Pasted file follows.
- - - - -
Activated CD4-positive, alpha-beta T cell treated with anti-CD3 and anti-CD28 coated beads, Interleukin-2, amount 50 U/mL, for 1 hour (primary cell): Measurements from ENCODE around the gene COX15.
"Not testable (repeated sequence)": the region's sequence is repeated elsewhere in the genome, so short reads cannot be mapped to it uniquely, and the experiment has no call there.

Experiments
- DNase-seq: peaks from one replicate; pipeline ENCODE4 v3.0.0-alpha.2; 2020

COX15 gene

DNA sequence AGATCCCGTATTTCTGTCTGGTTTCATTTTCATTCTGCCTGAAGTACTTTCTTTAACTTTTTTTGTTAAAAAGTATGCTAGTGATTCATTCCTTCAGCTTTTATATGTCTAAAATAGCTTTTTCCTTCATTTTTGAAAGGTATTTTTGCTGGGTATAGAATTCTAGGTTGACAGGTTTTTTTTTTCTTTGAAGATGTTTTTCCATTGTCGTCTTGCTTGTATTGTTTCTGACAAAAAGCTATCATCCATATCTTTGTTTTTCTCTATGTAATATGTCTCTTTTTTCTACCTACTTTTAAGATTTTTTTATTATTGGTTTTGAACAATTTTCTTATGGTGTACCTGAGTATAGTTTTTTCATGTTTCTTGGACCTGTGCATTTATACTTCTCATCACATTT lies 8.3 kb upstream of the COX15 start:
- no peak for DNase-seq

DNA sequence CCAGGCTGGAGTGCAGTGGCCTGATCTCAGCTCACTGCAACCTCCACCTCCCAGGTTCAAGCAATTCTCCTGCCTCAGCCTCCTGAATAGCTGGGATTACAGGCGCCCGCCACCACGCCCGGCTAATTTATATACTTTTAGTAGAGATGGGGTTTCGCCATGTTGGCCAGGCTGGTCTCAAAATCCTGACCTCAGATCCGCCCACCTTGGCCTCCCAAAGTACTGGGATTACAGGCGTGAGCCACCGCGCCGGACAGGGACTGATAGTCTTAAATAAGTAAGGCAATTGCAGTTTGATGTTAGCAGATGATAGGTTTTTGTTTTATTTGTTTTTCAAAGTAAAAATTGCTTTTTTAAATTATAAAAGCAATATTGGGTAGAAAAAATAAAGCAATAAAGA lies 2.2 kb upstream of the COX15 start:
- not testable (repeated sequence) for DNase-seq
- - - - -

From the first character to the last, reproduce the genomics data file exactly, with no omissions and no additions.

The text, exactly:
Activated CD4-positive, alpha-beta T cell treated with anti-CD3 and anti-CD28 coated beads, Interleukin-2, amount 50 U/mL, for 1 hour (primary cell): Measurements from ENCODE around the gene COX15.
"Not testable (repeated sequence)": the region's sequence is repeated elsewhere in the genome, so short reads cannot be mapped to it uniquely, and the experiment has no call there.

Experiments
- DNase-seq: peaks from one replicate; pipeline ENCODE4 v3.0.0-alpha.2; 2020

COX15 gene

DNA sequence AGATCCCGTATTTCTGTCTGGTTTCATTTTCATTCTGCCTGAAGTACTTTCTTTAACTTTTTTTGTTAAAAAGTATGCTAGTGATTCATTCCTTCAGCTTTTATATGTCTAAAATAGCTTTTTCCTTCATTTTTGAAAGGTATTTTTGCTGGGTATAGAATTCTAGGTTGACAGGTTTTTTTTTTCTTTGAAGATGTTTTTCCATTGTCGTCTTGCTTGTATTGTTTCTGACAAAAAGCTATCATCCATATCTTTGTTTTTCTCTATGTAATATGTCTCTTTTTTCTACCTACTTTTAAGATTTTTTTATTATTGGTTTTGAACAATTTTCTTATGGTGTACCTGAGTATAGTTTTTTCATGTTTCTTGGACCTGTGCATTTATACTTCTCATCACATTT lies 8.3 kb upstream of the COX15 start:
- no peak for DNase-seq

DNA sequence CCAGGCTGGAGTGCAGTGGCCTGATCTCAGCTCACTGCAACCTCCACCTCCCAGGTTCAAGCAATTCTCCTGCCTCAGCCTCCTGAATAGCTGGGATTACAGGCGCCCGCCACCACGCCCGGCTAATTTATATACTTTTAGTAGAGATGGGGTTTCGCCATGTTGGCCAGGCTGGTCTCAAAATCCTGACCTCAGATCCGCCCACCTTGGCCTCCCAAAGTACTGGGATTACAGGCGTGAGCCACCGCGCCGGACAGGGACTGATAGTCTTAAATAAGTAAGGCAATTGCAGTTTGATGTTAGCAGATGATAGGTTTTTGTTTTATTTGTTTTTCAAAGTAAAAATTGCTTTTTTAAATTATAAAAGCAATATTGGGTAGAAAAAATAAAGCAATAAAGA lies 2.2 kb upstream of the COX15 start:
- not testable (repeated sequence) for DNase-seq